Would you say Pangur is higher energy/higher maintenance than Grim? We often hear about the screaming weasel but Grim always seems to be chilling and being a good kitty. Your cats are so precious, thank you for sharing them!
Grim’s definitely easier. when she gets REAL riled up, it actually pisses her off (aka overstimulates her) if I try to involve myself extensively. her preference is to kill catnip pillows (and Pangur) in Peace damnit!
though she does go Buck Wild when I chuck stuff for her to chase
when we pass eachother she goes RRRR & I go RRRR & that seems to greatly please her
PANGUR, now PANGUR!! she’ll start playing by herself & then lose steam & squat by her toy & try super hard to make eye contact. if I make the mistake of acknowledgement, that’s her queue to begin a Forever Scream
this process (catching my eye & shouting real sad) is repeated if I’m not sitting in a position where she can crawl onto my lap or back & snooze
so yeah, one gets overstimulated pretty easily & the other demands constant stimulation. it’s cool that my Opposite Girls love eachother like they do!
I hate to say this because I'm a WonderTrev stan but maybe there was too much Steve Trevor in the movie...? Do you have any thoughts on this?
I totally have thoughts on this. I agree that there was a *lot* of Steve Trevor in the Wonder Woman movie. Chris Pine is a cutie (I’m a recently converted fan, tbh) and I enjoyed seeing him on screen. But I also noticed while watching that he was being treated far, far better than are female love interests (here, a moment of silence for all of the Lois Lane scenes on the DCEU cutting room floor).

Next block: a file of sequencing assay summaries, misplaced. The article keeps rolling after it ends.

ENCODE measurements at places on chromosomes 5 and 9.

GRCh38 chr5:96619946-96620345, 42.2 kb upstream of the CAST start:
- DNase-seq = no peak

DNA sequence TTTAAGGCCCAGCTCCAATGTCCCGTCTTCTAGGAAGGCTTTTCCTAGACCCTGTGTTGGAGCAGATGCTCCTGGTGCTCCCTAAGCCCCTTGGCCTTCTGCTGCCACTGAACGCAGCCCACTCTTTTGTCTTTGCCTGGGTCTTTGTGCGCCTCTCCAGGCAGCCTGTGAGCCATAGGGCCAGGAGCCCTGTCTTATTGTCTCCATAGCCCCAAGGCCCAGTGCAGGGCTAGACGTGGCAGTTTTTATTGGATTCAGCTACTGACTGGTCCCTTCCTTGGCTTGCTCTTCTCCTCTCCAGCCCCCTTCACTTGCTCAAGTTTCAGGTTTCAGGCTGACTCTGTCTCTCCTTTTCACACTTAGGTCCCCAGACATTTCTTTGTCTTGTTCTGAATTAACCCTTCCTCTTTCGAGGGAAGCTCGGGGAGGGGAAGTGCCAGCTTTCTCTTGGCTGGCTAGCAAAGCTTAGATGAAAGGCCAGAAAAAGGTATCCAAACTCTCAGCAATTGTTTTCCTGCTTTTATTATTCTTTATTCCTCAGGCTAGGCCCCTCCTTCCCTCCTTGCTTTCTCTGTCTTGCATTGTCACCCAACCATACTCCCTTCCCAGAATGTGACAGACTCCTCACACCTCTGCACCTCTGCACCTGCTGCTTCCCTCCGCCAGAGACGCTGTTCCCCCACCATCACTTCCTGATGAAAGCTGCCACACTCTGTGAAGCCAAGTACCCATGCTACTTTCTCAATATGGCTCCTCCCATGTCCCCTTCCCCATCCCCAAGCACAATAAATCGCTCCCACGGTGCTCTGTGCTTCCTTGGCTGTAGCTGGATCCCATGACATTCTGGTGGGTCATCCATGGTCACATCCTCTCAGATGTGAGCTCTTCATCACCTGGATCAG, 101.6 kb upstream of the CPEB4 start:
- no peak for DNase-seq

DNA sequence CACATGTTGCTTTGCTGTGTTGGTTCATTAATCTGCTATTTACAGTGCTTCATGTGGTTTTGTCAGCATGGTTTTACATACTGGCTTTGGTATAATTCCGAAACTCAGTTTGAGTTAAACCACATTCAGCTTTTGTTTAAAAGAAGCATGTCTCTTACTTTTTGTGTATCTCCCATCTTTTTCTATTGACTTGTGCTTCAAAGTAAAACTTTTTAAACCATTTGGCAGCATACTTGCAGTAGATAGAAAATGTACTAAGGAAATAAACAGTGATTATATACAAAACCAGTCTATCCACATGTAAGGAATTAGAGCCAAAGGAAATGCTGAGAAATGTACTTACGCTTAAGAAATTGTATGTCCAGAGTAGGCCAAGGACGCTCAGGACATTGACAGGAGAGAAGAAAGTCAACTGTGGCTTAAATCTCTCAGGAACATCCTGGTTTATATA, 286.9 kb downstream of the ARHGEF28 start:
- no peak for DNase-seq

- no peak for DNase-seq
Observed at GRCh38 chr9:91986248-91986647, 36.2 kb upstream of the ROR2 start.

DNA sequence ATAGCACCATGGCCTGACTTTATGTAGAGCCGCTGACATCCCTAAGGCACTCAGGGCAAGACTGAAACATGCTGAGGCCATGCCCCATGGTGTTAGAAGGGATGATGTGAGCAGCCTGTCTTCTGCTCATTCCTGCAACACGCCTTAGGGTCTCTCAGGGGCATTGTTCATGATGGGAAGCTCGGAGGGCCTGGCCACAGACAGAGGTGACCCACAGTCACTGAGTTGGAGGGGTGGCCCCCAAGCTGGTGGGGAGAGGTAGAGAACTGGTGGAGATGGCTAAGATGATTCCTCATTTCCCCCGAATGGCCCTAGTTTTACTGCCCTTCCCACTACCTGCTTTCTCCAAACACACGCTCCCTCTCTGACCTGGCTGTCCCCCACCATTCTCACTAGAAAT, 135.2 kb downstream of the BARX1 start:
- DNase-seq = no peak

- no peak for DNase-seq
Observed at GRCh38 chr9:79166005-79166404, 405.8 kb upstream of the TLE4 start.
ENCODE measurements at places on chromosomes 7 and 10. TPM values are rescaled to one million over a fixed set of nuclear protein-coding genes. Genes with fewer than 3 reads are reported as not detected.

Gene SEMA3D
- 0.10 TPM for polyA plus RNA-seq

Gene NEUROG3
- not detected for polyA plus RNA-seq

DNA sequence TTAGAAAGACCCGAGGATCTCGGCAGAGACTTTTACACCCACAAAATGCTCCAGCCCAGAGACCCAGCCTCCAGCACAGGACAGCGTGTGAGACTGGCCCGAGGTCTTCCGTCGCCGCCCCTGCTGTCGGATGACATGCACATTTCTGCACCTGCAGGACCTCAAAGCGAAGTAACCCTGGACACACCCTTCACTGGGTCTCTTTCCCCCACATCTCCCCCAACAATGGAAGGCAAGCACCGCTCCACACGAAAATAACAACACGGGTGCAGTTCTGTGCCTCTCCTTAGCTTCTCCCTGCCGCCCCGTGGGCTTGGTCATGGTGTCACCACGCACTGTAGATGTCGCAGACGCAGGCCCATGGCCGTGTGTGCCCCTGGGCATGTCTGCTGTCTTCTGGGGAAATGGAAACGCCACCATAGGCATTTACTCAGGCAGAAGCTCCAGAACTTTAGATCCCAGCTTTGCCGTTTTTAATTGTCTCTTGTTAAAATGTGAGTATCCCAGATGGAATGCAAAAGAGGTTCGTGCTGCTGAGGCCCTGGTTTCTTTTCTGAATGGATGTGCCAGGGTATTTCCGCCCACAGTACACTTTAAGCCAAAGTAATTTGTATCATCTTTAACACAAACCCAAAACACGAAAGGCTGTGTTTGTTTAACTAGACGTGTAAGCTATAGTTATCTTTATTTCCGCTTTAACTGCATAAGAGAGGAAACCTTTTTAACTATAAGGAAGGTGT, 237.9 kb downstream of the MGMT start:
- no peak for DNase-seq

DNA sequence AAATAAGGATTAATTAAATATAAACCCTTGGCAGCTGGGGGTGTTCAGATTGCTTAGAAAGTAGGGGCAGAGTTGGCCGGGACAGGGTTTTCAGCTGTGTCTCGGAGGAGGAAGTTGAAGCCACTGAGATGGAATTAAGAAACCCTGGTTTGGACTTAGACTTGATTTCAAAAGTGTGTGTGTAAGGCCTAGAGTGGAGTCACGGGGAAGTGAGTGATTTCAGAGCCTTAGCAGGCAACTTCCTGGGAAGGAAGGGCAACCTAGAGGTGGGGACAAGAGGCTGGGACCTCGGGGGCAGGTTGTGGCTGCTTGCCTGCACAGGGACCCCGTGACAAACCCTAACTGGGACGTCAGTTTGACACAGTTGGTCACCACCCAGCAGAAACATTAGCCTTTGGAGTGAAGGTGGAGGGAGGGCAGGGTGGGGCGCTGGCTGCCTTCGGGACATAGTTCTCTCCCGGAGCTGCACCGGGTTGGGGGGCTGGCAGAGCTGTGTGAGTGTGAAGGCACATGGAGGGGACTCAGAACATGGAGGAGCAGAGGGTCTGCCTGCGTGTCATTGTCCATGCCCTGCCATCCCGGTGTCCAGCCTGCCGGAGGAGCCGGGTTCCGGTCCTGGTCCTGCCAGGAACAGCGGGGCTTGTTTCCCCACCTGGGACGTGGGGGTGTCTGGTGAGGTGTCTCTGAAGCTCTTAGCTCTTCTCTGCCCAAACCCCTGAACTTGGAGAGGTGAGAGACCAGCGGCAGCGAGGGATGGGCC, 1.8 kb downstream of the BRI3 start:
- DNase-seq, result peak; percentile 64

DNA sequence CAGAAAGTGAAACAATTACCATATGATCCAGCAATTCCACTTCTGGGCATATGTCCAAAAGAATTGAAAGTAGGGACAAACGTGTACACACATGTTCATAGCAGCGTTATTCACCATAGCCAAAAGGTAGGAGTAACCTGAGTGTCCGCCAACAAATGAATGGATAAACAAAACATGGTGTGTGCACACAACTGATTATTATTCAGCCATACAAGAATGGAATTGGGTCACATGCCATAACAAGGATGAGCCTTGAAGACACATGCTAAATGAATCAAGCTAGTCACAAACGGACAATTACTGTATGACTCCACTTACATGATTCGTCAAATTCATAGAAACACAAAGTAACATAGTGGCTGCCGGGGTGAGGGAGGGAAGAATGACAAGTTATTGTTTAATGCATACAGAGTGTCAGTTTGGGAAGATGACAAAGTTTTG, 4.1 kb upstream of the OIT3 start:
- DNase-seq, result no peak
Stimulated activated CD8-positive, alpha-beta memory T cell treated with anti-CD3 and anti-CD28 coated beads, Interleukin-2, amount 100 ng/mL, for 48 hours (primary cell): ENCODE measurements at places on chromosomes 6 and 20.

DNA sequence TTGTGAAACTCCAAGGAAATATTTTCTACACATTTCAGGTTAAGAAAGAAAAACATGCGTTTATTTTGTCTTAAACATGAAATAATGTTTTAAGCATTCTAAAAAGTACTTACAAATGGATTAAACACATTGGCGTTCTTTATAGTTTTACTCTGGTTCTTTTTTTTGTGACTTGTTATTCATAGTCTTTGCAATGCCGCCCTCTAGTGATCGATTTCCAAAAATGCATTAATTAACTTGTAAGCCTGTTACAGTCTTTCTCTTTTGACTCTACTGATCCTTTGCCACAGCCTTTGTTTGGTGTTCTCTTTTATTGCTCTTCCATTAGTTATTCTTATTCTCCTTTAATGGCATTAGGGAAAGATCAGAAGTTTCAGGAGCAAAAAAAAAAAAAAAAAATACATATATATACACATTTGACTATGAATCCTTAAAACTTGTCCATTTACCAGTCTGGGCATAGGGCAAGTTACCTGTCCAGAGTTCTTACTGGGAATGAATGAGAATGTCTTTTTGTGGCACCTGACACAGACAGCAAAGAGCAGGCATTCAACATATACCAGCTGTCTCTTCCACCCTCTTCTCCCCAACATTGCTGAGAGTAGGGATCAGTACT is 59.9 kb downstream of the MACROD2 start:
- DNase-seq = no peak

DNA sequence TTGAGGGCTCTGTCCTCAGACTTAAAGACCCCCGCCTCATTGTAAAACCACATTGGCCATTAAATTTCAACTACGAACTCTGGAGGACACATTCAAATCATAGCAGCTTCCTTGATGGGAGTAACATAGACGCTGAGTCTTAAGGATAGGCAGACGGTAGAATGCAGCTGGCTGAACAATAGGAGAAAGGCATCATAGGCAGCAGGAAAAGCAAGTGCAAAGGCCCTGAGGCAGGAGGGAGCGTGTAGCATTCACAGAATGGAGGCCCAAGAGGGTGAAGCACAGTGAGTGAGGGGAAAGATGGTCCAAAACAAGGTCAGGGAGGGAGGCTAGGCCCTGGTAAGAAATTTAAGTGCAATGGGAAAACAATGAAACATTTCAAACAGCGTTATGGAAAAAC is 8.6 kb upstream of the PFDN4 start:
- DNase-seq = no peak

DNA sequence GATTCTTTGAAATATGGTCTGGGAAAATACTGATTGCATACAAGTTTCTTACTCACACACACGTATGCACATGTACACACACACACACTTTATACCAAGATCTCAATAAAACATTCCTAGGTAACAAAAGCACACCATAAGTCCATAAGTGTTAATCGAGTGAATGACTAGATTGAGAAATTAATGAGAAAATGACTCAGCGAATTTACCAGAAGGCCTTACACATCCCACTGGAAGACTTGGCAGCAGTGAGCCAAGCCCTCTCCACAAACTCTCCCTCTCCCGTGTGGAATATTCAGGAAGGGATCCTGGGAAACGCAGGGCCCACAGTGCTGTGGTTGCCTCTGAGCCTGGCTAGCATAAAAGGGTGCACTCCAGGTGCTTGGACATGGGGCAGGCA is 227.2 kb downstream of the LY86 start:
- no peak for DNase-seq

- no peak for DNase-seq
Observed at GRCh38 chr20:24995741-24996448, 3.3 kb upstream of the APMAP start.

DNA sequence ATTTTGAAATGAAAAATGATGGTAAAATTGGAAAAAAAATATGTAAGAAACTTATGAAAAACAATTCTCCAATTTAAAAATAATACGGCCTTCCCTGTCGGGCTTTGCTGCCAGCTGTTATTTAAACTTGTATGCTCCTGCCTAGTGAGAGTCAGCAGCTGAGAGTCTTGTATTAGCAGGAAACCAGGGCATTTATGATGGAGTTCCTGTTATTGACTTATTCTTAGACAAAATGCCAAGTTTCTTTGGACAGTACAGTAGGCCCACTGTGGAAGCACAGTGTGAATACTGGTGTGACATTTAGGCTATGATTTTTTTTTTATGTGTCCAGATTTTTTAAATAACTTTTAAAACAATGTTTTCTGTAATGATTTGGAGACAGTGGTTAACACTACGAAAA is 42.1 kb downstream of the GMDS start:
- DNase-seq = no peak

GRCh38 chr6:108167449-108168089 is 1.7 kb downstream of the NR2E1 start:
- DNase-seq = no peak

On the one hand, DCEU!Steve is a well-rounded supporting character with a well-defined story arc. That enriches the movie as a whole and contributes to the overall aspirational-level-status of this movie. In an ideal superhero movie, the love interest should never overshadow the lead but still be written so that the audience is emotionally invested in them. Wonder Woman gets very close to that movie. And it’s a geektastic parallel to WW’s debut in All Star Comics #8, where, Steve Trevor’s backstory took up 3 out of the 8 pages of that initial story (never to have this much “screen time” again).
On the other hand, there is something to be said about the emotional and political power of subverting an existing trope. Instead of writing the perfect superhero movie, they could have made Steve Trevor be more passive, show up for only a few scenes where he had to make kissy faces, and then be kidnapped for the hero’s motivation (that we would be just supposed to believe even though the movie would spend little time building a romantic connection). I feel like that would have been powerful because it subverts aggressive masculinity and not have made me enjoy the movie any less. And I mean… I’m a hardcore Steve Trevor stan and I’m still comfortable saying that.
I can’t shake the feeling that because Steve is a man, they were likely hesistant to go that route, like “what’s the point of this man unless he’s *doing* something?” If he was a woman, that question wouldn’t even come up. This is kind of telling of how we see men and women. Men are seen as active, well-rounded, and with lots of agency. Women are seen as passive objects (sexy lamp strikes again). If portrayals stray from these expectations, then it’s striking. It’s why we’re crying at No Man’s Land and it’s why we would notice if Steve Trevor got as little screen time as did Lois Lane in MOS/BVS.
Also, I don’t agree with people who say that Steve was the heart of the movie. He got some choice lines and Chris Pine’s charisma made him stand out, but we’re giving Steve way too much credit by saying that, no? This was Diana’s movie.
Here’s to hoping that in the next superhero movie, the love interest will get to be as fully developed as Steve Trevor’s maleness allowed him to be in this one. Thanks for the question! And if you have thoughts, let’s hear ‘em!